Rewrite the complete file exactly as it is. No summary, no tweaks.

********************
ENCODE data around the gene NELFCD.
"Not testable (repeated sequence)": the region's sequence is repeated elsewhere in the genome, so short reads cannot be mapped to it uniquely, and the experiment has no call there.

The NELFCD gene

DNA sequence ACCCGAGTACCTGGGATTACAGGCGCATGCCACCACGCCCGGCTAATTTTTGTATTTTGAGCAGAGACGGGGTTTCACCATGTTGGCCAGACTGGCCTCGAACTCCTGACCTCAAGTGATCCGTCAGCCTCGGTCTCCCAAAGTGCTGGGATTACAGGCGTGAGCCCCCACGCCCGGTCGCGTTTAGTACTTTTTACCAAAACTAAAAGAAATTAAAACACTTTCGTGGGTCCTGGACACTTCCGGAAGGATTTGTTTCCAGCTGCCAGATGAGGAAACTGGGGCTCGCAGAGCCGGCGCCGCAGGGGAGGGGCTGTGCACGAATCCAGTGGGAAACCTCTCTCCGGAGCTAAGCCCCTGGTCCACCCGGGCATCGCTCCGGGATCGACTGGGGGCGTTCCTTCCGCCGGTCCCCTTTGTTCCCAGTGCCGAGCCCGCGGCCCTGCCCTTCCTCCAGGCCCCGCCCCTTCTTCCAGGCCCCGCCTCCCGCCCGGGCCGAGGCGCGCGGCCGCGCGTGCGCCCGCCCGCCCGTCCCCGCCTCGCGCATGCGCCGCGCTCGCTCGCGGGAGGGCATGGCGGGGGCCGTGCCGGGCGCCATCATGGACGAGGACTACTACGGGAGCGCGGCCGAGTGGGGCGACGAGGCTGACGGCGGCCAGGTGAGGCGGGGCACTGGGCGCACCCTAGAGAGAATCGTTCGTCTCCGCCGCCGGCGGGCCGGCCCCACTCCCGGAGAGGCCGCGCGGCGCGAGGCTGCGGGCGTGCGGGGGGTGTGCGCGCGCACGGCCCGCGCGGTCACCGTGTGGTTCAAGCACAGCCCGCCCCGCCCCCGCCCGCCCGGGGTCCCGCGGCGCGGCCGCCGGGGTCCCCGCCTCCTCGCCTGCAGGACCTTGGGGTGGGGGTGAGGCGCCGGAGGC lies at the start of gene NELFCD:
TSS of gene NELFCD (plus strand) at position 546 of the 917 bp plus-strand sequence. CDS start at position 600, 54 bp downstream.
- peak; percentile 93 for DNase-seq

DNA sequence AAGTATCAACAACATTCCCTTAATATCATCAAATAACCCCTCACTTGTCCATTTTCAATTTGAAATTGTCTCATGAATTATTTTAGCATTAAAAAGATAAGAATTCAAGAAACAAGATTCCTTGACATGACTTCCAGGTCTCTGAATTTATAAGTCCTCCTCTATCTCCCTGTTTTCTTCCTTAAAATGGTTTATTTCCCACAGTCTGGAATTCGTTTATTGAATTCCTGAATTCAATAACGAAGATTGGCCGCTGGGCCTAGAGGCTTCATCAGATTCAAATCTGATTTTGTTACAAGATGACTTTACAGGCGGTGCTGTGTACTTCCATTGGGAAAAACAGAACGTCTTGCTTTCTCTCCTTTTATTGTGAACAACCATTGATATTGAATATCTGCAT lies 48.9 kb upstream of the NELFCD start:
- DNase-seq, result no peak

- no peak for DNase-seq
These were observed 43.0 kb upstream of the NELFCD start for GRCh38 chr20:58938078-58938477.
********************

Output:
ENCODE data around the gene NELFCD.
"Not testable (repeated sequence)": the region's sequence is repeated elsewhere in the genome, so short reads cannot be mapped to it uniquely, and the experiment has no call there.

The NELFCD gene

DNA sequence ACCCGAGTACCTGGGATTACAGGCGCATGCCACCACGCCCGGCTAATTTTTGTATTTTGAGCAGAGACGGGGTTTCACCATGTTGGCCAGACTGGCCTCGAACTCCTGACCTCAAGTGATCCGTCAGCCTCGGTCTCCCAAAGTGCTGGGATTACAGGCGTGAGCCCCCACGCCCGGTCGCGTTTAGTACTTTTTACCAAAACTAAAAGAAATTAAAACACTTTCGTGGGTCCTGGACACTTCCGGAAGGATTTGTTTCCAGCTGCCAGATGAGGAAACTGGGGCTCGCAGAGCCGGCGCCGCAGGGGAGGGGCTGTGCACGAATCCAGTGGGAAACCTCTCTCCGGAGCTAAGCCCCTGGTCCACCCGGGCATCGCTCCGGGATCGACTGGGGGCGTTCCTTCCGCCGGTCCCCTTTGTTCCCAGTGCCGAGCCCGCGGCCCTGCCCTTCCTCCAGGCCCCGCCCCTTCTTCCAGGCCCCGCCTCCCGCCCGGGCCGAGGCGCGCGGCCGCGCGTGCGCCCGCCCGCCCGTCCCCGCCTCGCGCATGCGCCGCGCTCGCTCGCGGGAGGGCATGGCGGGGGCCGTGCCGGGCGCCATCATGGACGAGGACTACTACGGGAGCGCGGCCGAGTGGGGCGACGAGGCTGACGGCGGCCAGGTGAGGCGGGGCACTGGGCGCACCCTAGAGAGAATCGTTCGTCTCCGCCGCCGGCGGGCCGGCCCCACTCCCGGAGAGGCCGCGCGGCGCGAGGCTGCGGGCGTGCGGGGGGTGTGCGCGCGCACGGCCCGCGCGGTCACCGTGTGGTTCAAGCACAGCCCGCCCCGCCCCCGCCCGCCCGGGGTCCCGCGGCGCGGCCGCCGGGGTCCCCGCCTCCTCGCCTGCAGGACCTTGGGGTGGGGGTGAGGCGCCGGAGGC lies at the start of gene NELFCD:
TSS of gene NELFCD (plus strand) at position 546 of the 917 bp plus-strand sequence. CDS start at position 600, 54 bp downstream.
- peak; percentile 93 for DNase-seq

DNA sequence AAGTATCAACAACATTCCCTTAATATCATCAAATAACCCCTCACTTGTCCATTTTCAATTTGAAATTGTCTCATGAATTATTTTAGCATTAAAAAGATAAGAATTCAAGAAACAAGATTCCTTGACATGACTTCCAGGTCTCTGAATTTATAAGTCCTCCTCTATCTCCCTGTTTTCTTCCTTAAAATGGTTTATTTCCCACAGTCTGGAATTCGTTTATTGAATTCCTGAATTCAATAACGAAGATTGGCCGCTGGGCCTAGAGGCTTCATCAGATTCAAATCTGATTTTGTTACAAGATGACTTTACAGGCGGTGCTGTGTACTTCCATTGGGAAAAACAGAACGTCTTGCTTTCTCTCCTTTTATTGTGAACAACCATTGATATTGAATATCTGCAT lies 48.9 kb upstream of the NELFCD start:
- DNase-seq, result no peak

- no peak for DNase-seq
These were observed 43.0 kb upstream of the NELFCD start for GRCh38 chr20:58938078-58938477.